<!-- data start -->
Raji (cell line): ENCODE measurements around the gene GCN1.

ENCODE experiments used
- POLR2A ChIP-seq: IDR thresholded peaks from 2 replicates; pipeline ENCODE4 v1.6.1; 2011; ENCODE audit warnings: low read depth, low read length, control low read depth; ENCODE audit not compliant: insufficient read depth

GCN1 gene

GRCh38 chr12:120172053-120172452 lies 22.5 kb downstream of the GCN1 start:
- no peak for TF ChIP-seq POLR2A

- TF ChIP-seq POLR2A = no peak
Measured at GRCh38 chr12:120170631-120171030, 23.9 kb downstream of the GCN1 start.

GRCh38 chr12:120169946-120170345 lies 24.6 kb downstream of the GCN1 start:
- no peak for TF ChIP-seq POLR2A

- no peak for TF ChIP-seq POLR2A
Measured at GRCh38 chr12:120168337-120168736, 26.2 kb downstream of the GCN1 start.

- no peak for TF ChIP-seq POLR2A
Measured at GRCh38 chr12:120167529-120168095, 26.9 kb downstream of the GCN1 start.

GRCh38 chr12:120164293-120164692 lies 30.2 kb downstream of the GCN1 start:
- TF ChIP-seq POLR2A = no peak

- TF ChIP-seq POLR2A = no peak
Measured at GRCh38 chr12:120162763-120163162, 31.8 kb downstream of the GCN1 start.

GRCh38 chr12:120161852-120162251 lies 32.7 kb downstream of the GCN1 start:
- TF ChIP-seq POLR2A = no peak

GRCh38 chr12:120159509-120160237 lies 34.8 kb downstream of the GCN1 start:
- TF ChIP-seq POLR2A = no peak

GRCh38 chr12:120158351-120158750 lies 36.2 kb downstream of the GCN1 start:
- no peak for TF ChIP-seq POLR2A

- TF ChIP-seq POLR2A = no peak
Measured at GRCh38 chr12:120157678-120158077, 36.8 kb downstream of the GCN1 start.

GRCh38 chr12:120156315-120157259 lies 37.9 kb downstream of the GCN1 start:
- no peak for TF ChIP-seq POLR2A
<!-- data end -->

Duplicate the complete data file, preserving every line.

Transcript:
Raji (cell line): ENCODE measurements around the gene GCN1.

ENCODE experiments used
- POLR2A ChIP-seq: IDR thresholded peaks from 2 replicates; pipeline ENCODE4 v1.6.1; 2011; ENCODE audit warnings: low read depth, low read length, control low read depth; ENCODE audit not compliant: insufficient read depth

GCN1 gene

GRCh38 chr12:120172053-120172452 lies 22.5 kb downstream of the GCN1 start:
- no peak for TF ChIP-seq POLR2A

- TF ChIP-seq POLR2A = no peak
Measured at GRCh38 chr12:120170631-120171030, 23.9 kb downstream of the GCN1 start.

GRCh38 chr12:120169946-120170345 lies 24.6 kb downstream of the GCN1 start:
- no peak for TF ChIP-seq POLR2A

- no peak for TF ChIP-seq POLR2A
Measured at GRCh38 chr12:120168337-120168736, 26.2 kb downstream of the GCN1 start.

- no peak for TF ChIP-seq POLR2A
Measured at GRCh38 chr12:120167529-120168095, 26.9 kb downstream of the GCN1 start.

GRCh38 chr12:120164293-120164692 lies 30.2 kb downstream of the GCN1 start:
- TF ChIP-seq POLR2A = no peak

- TF ChIP-seq POLR2A = no peak
Measured at GRCh38 chr12:120162763-120163162, 31.8 kb downstream of the GCN1 start.

GRCh38 chr12:120161852-120162251 lies 32.7 kb downstream of the GCN1 start:
- TF ChIP-seq POLR2A = no peak

GRCh38 chr12:120159509-120160237 lies 34.8 kb downstream of the GCN1 start:
- TF ChIP-seq POLR2A = no peak

GRCh38 chr12:120158351-120158750 lies 36.2 kb downstream of the GCN1 start:
- no peak for TF ChIP-seq POLR2A

- TF ChIP-seq POLR2A = no peak
Measured at GRCh38 chr12:120157678-120158077, 36.8 kb downstream of the GCN1 start.

GRCh38 chr12:120156315-120157259 lies 37.9 kb downstream of the GCN1 start:
- no peak for TF ChIP-seq POLR2A